Atmosphere:  1/5  This may be harsher than they deserve, but I’m basing it on our experience there.  The table and location were close to terrible.  Even if it was an abnormality, the lighting sucked!  Finally, the decor wasn’t the greatest.

Pricing:  5/5  Great!  Our bill came to $57 (plus tip) for two meals and two pops.  If we had eaten the same meal somewhere else, it would have been an extra $30-40.  Also, there was the freedom to try as many things as you wanted without costing an arm and a leg.

Food:  3/5  Everything tasted fresh and clean.  Even though the mackerel wasn’t what I was expecting, it still tasted great.  The only reason this score is this low is because of the size of the cuts of sashimi.

Overall I give it a 3.5/5

Am I dying to get back there:  no.  Will I visit it again:  yeah, probably.

Categories: eating out, reviews, supper Tags: ,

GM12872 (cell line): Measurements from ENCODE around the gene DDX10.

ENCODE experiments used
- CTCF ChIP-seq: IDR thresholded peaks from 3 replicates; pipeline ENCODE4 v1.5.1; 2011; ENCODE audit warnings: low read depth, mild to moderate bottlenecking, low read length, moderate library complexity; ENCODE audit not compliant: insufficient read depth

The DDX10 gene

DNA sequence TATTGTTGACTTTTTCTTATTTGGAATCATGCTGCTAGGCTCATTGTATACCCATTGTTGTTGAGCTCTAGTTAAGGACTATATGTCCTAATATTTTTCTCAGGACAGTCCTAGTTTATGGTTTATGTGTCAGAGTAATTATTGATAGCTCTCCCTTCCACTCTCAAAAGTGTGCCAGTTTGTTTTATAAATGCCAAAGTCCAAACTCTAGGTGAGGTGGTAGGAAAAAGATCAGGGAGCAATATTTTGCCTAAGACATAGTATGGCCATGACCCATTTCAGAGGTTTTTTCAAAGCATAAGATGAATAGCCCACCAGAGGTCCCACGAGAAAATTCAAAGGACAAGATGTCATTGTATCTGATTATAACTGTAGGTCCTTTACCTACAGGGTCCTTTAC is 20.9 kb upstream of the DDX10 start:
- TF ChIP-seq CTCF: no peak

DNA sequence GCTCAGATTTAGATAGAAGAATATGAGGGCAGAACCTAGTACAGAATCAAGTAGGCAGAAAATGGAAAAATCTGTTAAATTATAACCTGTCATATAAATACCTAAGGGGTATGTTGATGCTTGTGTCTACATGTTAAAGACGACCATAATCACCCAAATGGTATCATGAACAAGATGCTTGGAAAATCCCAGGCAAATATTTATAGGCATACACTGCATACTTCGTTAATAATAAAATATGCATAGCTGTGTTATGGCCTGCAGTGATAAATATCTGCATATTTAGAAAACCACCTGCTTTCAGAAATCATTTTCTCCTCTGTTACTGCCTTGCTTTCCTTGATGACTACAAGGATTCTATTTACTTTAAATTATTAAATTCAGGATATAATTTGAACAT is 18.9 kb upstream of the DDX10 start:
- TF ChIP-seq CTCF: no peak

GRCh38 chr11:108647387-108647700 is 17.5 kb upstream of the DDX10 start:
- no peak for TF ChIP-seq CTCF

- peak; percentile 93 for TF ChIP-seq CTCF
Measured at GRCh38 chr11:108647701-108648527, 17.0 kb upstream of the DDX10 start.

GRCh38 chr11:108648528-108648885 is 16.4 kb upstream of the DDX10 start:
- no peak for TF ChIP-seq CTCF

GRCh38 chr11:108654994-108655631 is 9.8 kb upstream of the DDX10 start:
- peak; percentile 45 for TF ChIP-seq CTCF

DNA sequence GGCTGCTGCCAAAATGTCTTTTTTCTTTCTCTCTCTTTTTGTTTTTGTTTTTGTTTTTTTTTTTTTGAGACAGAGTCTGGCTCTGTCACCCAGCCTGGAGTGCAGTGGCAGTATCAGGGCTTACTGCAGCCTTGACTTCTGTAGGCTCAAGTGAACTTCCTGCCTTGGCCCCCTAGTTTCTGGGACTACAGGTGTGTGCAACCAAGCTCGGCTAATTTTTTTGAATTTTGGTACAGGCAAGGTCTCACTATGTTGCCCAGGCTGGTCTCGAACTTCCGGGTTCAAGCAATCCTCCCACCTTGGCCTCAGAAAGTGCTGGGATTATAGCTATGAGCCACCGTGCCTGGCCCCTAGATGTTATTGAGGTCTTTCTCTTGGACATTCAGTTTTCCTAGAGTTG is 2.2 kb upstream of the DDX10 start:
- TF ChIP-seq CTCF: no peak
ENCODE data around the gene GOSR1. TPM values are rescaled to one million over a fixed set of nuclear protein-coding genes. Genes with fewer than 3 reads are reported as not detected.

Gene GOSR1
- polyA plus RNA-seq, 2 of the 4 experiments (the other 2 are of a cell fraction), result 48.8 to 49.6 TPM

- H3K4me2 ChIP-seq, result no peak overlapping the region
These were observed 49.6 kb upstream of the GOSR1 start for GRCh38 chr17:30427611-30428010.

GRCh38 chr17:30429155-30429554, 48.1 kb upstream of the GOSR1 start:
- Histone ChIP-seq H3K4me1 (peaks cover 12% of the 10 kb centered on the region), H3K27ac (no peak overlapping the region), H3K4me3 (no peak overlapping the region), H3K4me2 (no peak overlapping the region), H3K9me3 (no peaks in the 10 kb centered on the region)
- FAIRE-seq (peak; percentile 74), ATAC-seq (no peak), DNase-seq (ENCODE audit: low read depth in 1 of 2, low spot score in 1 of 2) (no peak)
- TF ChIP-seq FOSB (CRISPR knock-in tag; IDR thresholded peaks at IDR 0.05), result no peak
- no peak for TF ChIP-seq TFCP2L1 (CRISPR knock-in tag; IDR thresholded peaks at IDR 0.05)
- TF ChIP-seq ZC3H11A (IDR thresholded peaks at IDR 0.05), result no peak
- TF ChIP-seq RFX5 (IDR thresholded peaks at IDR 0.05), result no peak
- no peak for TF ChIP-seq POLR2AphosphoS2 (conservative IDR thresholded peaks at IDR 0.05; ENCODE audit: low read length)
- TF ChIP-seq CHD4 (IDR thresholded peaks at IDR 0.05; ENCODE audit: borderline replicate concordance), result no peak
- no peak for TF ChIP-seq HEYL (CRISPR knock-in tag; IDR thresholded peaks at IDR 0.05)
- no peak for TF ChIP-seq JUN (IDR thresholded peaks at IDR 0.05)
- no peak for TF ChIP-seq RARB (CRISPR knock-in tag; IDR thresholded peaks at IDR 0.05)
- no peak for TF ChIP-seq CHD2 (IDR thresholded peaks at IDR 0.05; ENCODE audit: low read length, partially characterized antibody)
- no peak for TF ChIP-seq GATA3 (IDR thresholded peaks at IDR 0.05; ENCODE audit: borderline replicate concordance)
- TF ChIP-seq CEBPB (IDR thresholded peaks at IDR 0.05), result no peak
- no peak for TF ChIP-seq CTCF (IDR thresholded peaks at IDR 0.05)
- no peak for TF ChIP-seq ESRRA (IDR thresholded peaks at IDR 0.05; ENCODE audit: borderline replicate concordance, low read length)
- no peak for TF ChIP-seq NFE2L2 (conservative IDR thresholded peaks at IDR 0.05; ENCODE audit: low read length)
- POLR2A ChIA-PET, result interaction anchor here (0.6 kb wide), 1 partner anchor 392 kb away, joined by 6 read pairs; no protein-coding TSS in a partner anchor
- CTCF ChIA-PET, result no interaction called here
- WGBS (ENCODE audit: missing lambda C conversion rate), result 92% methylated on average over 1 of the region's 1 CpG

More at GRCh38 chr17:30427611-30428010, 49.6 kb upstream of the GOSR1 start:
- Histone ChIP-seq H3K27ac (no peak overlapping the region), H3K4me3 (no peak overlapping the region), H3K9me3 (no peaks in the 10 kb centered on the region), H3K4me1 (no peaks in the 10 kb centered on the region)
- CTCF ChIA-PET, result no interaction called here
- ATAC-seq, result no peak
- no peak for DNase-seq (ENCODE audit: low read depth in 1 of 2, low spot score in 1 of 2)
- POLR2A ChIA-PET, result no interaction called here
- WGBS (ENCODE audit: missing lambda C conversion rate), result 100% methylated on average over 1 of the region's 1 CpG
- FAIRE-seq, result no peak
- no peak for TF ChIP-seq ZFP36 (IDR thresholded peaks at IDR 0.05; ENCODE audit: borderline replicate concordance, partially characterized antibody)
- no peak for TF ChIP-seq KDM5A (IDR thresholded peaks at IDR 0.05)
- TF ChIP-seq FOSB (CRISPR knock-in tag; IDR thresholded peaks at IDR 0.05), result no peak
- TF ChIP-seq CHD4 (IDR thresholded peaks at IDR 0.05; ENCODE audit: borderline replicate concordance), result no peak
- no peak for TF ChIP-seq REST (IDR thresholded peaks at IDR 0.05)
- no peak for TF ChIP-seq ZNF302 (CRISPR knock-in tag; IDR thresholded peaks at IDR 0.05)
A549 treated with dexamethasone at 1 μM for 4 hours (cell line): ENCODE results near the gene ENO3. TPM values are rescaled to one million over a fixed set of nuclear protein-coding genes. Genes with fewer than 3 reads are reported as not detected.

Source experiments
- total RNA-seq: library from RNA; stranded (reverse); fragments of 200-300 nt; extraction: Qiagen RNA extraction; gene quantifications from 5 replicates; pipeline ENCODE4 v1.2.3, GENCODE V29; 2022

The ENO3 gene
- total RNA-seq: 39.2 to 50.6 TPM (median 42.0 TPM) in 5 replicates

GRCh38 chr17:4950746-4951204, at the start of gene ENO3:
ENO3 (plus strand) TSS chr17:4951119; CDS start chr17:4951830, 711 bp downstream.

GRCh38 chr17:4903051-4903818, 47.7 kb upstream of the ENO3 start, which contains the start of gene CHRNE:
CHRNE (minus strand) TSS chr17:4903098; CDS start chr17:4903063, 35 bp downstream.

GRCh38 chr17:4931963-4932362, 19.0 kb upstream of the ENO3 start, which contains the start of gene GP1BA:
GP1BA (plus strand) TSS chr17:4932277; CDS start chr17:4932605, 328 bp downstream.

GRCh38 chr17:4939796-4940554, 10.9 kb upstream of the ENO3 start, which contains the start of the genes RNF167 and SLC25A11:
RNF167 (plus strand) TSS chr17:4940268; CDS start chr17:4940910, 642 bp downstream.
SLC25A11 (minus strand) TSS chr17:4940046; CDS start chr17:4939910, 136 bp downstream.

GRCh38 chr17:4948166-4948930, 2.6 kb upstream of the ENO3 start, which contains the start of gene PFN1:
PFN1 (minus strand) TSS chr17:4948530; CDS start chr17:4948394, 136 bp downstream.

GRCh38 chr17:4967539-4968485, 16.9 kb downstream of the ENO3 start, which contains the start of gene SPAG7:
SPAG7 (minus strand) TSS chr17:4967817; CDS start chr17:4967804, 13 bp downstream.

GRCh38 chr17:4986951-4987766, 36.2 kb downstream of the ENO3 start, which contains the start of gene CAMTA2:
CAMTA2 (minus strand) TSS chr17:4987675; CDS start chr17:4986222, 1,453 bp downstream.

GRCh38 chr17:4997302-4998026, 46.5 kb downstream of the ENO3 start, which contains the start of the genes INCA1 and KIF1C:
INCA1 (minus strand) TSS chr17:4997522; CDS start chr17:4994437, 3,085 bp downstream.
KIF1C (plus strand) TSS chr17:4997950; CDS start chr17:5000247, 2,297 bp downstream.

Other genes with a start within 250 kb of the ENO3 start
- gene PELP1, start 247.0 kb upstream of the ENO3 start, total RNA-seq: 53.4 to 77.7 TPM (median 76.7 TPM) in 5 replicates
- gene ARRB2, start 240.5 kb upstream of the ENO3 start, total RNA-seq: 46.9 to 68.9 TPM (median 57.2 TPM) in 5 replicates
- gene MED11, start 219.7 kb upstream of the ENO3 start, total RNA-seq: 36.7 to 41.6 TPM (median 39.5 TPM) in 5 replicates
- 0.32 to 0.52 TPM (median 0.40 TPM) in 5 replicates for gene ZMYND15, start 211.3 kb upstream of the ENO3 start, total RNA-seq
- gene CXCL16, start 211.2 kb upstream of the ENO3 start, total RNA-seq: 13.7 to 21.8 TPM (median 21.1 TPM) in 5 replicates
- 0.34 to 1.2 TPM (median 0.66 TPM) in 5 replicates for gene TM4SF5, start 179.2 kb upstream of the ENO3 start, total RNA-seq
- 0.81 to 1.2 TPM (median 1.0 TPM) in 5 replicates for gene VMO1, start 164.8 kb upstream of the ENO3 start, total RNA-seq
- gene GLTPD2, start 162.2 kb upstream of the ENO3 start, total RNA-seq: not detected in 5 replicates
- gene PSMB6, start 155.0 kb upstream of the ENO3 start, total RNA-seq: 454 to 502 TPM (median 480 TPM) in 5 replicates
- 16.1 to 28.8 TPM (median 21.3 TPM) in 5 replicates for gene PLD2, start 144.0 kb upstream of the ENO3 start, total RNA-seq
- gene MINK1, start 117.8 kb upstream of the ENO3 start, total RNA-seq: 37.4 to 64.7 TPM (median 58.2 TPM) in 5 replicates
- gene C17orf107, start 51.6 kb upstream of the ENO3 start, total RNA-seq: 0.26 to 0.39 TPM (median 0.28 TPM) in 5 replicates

Belated Birthday Present.

For my little sister’s birthday this year, Lindsay and I took her out for her first sushi experience at Osaka’s in Roseville.  Before you ask, no I didn’t take a photo of the sushi that we got because Sara and I split one of their standard sushi platters, so there wasn’t anything really wild or weird on it.  There was a mix of tuna, salmon, a California roll and a bunch of other stuff that I don’t remember (guess I should have taken a picture after all).  However, I was pleasantly surprised to see that they put some eel on it.  Sara’s reaction was fairly typical of what I’ve seen with other newcomers.  She liked the flavor, but wasn’t sure about the texture.  She definitely liked the rolls more than the sushi.  Not too surprising, at least to me, is that her favorite is the eel.  I was nice and didn’t make her try the sashimi.  That I usually reserve for the second trip.  All in all she enjoyed it.  Not sure if she wants to eat it again, but she was glad that she tried it.

As a side note, there was something that I noticed on the menu that I found very humorous.



Categories: eating out, humor, misc Tags: , ,